Solution: check the timer and reset the schedule if necessary, or replace the timer.
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Hydroponic Pump Won’t Start
Most hydroponic systems do not require high-pressure water pumps, so submersible pumps are most commonly used in these systems.
Non-submersible pumps may not start due to pressure switch problems and priming problems, but since most hydroponic installations use submersible pumps, we will concentrate on this type of pump.
The following problems could cause your hydroponic pump not to start.
- No main power. If the mains power has failed, or someone has inadvertently switched the power supply off, the pump will not operate. The power circuit could have tripped if water from the hydroponics system managed to wick on the power cable and drip on the socket connection. Solution: Establish the cause for no power and restore the connection.
- Faulty wiring. If your hydroponics system is outdoors, pests such as mice and rats can chew the power cables causing an interruption to the power for the pump. The wiring may also have come loose in the pump or the power cable plug. Solution: check the wiring for damage or faults. Replace damaged cables for safety.
- Faulty timer. In the same way that a timer can go faulty and cause a pump to run continuously, it can also cause a pump to fail to start. Solution: Check the timer and replace if necessary or re-program the schedule.
- Faulty pump. The pump itself may have failed. Solution: put your spare pump into service while you get the faulty pump serviced or replaced.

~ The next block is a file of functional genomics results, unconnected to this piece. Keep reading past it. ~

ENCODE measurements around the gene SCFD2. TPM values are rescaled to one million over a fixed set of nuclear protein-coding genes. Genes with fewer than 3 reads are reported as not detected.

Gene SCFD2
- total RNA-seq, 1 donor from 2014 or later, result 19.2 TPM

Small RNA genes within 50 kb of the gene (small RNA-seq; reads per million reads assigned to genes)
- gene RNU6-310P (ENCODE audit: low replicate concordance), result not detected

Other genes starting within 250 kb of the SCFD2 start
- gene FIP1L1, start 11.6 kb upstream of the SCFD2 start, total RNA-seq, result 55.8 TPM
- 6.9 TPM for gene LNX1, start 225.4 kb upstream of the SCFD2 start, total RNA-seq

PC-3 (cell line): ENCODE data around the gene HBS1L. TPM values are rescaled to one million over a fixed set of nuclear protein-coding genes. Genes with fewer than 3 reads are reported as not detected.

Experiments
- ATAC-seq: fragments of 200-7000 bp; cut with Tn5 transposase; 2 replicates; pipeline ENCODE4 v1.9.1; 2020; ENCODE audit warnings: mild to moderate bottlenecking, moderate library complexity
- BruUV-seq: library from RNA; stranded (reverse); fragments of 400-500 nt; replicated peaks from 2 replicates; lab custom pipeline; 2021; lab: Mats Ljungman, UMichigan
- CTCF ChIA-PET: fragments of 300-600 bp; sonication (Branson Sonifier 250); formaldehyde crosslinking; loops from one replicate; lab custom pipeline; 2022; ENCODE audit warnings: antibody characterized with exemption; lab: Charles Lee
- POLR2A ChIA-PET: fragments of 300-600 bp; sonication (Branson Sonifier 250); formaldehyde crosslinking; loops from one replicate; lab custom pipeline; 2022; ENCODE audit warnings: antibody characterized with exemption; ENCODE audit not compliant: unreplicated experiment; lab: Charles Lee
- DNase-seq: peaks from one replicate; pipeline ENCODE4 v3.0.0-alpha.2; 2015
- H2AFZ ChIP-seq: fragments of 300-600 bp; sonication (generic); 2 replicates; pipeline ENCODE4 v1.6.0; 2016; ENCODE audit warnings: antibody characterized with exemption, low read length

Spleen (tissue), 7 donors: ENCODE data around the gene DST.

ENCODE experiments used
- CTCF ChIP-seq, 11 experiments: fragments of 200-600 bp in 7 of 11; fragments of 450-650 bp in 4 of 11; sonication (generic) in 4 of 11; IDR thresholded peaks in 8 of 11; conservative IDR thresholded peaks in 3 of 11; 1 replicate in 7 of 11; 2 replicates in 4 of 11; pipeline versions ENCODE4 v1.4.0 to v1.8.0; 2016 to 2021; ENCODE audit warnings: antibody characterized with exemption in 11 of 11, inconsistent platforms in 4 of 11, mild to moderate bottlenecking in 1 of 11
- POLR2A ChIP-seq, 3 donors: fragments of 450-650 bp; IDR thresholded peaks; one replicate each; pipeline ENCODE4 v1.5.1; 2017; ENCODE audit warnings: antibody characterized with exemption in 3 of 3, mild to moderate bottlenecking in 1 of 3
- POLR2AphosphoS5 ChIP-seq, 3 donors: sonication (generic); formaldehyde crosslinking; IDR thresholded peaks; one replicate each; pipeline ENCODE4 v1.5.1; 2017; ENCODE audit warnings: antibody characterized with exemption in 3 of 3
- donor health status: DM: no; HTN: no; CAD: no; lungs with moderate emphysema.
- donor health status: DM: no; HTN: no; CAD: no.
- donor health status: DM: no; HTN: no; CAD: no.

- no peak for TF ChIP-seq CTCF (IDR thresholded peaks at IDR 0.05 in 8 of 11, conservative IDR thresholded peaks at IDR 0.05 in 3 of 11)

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Why Do I Have Low Pressure In My Hydroponic System?
A common problem in hydroponics is less than adequate pressure from the pump. This can indicate a pump that is struggling and about to fail, or it can be a minor problem with a fairly easy fix.
A partial blockage of the pump intake can result in low pressure at the pump outlet into the hydroponic system. This low-pressure problem can be caused by debris like roots, sticks or leaves that have found their way into the nutrient water reservoir, and some of this debris is blocking the pump intake.
Solution: This is an easy fix; simply remove the debris blocking the pump intake and take measures to keep your nutrient tank debris-free.
Another cause for low pressure from the pump could be that the pump is not operating optimally and is about to fail.
Solution: Replace the pump with a spare in your hydroponic system and get the suspect pump serviced, or alternatively, replace it with a new one.
Do Hydroponic Pumps Need To Run Continuously?
Not all pumps in a hydroponics system need to run continuously. The running requirement of the pump will depend on the type of hydroponics implemented.
Some systems, such as Nutrient Film Technique or NFT hydroponic systems, are continuous-flow systems and require pumps to run all the time.
Other systems like ebb-and-flow systems will need the pump to work in timed cycles to flood the plants with nutrients and then turn off to allow the nutrients to drain. Other systems such as Deep Water Culture, or DWC, do not use pumps at all.
Monitoring the pumps in your hydroponics system should be a part of your daily routine to allow you to detect pump issues before they become a pump failure.
It is recommended for hydroponics systems to always keep a spare pump in working order to swap out for a pump that is not working while you diagnose the fault.
Healthy hydroponics pumps make for happy, healthy, flourishing plants in your hydroponics system. Monitor your pumps daily so you can be proactive with pump problems!